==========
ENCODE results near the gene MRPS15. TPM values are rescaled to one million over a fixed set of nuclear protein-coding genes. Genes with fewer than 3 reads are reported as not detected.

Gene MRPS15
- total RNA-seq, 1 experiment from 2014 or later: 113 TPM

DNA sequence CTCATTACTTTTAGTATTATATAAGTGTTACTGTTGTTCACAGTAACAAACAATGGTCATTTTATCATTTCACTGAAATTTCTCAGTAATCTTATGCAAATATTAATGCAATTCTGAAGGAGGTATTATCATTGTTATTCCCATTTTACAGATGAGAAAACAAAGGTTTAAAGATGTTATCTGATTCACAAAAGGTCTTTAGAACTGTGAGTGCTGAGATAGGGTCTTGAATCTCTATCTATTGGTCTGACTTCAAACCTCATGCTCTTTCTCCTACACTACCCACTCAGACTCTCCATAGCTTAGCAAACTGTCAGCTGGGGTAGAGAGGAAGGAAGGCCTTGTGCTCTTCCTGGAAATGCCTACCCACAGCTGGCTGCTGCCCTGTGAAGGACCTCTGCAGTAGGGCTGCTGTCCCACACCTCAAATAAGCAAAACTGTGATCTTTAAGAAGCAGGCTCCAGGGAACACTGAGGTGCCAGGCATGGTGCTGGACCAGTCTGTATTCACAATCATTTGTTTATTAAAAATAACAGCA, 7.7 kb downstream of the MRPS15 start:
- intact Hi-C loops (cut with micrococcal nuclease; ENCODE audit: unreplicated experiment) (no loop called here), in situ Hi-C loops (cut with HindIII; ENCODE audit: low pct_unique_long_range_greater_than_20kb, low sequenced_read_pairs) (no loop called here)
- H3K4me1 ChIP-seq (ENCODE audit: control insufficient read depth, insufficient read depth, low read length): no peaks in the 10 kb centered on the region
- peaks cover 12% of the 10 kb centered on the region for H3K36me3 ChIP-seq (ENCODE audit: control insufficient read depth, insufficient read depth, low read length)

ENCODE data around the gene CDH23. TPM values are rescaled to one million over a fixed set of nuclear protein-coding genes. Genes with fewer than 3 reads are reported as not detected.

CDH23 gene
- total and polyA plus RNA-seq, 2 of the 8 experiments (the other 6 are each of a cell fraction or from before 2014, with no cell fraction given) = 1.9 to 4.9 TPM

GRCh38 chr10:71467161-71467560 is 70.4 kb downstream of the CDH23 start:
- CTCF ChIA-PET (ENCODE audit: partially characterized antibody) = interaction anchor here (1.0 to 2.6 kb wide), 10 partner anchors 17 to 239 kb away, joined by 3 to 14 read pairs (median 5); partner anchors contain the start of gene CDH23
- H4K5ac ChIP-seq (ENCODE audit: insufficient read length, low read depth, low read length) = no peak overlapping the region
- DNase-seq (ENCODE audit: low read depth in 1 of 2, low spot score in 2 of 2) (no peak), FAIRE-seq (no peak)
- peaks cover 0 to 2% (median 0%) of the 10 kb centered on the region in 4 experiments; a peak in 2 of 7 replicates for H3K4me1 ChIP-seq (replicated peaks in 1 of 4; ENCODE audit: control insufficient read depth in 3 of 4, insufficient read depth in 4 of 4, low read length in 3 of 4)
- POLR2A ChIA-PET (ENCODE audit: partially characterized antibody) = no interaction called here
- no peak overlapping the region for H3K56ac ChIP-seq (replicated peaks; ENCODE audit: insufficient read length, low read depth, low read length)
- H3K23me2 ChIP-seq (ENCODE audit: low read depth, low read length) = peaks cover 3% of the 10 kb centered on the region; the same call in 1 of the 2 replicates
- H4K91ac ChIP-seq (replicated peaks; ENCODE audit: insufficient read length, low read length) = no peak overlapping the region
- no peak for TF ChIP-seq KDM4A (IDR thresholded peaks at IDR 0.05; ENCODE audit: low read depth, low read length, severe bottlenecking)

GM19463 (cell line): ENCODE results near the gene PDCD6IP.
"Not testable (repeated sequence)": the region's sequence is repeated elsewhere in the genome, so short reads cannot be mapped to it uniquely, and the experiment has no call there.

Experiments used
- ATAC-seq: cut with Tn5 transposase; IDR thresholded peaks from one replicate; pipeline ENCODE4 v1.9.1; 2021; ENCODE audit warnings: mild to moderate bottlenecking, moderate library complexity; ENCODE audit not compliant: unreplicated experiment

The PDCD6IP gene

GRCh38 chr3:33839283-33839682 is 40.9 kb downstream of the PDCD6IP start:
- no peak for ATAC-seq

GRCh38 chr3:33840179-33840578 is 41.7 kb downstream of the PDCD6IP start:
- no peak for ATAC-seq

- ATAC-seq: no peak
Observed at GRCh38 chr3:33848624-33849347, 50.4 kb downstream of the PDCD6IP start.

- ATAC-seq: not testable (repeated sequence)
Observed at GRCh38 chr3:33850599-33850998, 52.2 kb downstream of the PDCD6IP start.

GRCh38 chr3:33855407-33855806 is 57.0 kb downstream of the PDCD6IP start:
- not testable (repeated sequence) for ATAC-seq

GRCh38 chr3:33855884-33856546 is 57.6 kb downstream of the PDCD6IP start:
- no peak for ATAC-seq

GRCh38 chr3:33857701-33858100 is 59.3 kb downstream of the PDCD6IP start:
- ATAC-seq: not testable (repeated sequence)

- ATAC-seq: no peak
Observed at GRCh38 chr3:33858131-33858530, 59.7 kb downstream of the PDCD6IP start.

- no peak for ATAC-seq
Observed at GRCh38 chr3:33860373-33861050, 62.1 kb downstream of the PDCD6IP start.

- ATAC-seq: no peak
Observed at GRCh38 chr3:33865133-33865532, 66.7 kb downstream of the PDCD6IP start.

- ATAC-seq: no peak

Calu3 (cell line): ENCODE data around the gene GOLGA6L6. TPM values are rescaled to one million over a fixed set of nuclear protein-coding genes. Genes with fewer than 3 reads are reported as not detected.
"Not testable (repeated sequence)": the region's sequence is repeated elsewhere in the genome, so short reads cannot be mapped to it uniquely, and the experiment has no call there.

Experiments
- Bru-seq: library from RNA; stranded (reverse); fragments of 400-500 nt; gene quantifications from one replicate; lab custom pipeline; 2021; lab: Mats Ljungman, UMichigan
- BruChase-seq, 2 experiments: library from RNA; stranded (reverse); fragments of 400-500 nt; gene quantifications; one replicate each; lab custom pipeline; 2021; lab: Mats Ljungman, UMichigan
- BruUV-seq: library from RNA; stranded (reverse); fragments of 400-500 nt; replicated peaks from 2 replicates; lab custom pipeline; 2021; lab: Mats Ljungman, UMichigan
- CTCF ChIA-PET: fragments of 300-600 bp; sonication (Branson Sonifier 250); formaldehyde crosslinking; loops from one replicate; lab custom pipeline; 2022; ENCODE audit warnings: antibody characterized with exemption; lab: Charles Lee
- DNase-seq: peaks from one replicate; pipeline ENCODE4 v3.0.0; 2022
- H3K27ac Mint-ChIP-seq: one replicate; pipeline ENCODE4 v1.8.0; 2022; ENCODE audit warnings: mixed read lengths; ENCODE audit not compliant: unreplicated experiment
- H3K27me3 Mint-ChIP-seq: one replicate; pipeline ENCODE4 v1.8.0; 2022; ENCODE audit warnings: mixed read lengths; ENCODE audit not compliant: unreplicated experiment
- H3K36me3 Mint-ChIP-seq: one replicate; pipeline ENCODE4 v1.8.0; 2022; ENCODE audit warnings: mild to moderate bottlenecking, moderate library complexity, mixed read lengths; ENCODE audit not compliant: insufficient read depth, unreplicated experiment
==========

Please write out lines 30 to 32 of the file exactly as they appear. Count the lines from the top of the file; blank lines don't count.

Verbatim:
- ATAC-seq: no peak
Observed at GRCh38 chr3:33848624-33849347, 50.4 kb downstream of the PDCD6IP start.

- ATAC-seq: not testable (repeated sequence)